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The Speaker, BBC2, tonight and tomorrow 8pm

Posted on 7 April 2009 | 2:04pm

I’m out at a birthday dinner tonight, so will be spared the difficult choice between Champions League football and BBC 2’s new reality TV/elimination-contest programme, The Speaker.

Reality TV and elimination contest are two concepts usually enough on their own to make sure I don’t watch, but I hope I’m right in saying this one is a bit different.

For a start, it shows young people in a good light, and there is not a lot of that on modern, middle-aged produced TV. Second, it shows them engaging in a series of challenges related to communications in the broadest sense. People can dismiss all that as spin if they like, but the ability to communicate will be central to their future success and prosperity, not to mention their ability – the desire is clear enough in many of them – to change the world.

I don’t come on the scene until a few episodes in, when much of the whittling down has already been done, and I go through a Barack Obama speech with them to show some of the well-known speech-making techniques he uses so well. I’ve not seen the whole programme yet but I have seen a wonderful clip where you can see how utterly mesmerised these young people are – we were down to a handful by then – by watching Obama in action.

They also confessed to being humbled, and slightly panicked by the idea of trying to learn something from watching him. But learn they did, and I think it was noticeable how some of them improved in the days which followed.

I was mentor for one episode and one of the judges for the final. I can’t say I enjoyed the moment when I had to do The Speaker’s version of Alan Sugar’s ‘you’re fired’ to a departing speaker. But if you watch the series, I hope you’ll enjoy it as much as the young people taking part did – as evidenced by how many of those eliminated along the way turned up for the final.

Ps – have vlogged on same subject. Up shortly. Also, if you haven’t seen it already, take a look at the trailer for the series in the archive.

  • Alina Palimaru

    Thank you AC for trying to project a better light on younger generations. Hopefully there are a lot of young girls in this show. Ever since the great Roman orators, the most revered public speakers have been men (with a few exceptions). It would be great to see young women emerge as models of communication, thus seeking success on merits other than their looks, slutty outfits and the like.

    I also share your view on the importance of communicating effectively as related to success and prosperity. Communication skills are part of one’s etiquette and confer credibility and respect in both personal and professional dealings. I speak from my experience. I do hope there will be a way for people outside the UK to see the series.

  • Ian.Eastwood

    Think I will watch the footy myself. Not a fan of this type of show, but I will record it.
    Anything that shows young people doing somthing other than getting a bad press must be better than most of the dross turned out e.g Big Brother typs shows UHG.

    There are many great young people around doing realy positive things, just look back to comic relef. But these are the ones that get swept aside when bad news prevails.

    As I find with most things, when a real expert shows what skill is involved in getting to the top of there field. I am in ore of there talants wishing I had the same dedication to be the best at what they do.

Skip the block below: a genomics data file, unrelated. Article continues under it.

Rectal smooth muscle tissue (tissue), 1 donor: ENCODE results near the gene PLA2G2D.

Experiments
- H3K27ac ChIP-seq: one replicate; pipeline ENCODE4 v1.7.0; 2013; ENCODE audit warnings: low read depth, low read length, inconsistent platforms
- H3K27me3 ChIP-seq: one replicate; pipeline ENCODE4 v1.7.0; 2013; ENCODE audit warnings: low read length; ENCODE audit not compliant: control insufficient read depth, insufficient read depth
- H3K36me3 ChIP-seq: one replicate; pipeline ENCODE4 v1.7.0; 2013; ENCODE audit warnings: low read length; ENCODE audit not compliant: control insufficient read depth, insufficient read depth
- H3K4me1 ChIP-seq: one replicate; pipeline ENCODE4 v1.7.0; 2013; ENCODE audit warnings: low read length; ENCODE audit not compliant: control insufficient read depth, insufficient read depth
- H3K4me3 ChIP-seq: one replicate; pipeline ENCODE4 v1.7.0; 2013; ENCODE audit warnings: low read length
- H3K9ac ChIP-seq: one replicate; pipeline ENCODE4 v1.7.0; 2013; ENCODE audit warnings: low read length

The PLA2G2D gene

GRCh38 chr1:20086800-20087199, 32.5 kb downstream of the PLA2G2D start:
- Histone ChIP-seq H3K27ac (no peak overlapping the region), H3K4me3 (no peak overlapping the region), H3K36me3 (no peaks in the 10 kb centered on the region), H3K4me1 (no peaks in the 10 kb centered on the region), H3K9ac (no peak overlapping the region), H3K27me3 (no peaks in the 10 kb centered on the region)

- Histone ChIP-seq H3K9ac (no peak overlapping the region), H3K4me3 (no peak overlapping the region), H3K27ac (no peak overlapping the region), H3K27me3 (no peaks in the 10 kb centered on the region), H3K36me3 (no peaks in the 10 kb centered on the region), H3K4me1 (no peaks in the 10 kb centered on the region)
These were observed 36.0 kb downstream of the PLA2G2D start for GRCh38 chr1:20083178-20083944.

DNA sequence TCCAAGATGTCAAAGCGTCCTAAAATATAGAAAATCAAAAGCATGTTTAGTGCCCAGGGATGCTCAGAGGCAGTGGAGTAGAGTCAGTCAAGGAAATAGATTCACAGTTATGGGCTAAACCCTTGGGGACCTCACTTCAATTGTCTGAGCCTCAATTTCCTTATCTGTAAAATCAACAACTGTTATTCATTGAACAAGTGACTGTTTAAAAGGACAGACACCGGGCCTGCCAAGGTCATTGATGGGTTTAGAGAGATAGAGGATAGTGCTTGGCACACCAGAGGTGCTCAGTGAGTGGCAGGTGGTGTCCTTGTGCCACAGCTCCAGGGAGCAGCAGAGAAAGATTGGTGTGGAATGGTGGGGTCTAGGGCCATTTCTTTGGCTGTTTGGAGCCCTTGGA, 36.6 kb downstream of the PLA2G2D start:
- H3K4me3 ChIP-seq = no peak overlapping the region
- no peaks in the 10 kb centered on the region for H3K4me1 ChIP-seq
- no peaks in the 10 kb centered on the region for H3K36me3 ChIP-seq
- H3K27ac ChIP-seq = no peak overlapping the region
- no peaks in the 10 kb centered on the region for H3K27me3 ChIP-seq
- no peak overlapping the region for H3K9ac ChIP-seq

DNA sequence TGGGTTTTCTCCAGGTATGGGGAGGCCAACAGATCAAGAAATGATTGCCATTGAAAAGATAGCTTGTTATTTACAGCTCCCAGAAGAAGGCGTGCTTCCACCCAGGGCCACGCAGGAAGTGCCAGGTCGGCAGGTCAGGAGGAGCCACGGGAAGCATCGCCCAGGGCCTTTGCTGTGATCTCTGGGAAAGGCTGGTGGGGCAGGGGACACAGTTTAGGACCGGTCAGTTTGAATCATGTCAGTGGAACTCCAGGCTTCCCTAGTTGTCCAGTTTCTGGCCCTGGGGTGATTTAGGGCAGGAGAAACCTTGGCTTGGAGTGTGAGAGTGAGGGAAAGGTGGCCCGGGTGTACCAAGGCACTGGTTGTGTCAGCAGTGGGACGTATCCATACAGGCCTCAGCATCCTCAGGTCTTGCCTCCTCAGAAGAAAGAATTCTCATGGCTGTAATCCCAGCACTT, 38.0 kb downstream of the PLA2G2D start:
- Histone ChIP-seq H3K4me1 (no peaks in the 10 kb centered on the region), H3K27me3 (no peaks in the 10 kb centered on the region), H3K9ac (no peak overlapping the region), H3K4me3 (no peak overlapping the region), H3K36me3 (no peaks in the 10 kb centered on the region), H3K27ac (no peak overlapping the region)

Even if somtimes they turn out to be total anoraks!

  • Terry Evans

    I’ve already set my recorder for the football, but am interested to watch this. The art of public speaking can at times be mesmerizing if you have people as skilled as Obama. The other end of the scale of course being Ian Duncan Smith who I actually felt very sorry for because he was so obviously not comfortable doing it. I hope the programme is repeated as I’m working and my recorder only does one programme at a time. P.s Always loved John Prescott, rabble rousing speeches to end the Labour conference. He was magic at sending the conference off with renewed spirit.

  • jacqueline-Aundree Baxter

    anything that promotes the abiltity to speak in public is , I feel , a good thing. I have 3 lads in the state sector and after having attended 15 years worth of prizegiving speeches,I feel that this is an important and and under recognised area. I think that possibly the primary curriculum is attempting to address this, but in the meantime there are thousands of secondary and FE kids that are not being schooled in the art of public speaking. No wonder so many young people havent the confidence to politically engage. The debating society never thrived in the state sector.(to my knowledge :_) (happy to be corrected on this with examples of good practice).

  • Haroon (from the Speaker)

    Hello, remember me? I will never forgive you for what you did to me. Just joking… it was an interesting weekend.

  • Anne

    How extraordinary the young people in The Speaker are. Except they probably aren’t extra-ordinary at all. How sad that Haroon had to go. This sort of thing + The Choir (the programme where young people were energised to sing and did really well because their teacher was so enthusiastic and they worked very hard) are fantsatic for breaking down stereoptypes of young people and encouraging them to widen horizons and enjoy what there is. I couldn’t have selected one to leave. Rather you than me! I always end up crying!

  • Mike Rouse

    I made the mistake of putting your episode on iPlayer whilst getting on with some work – net result was not much work got done.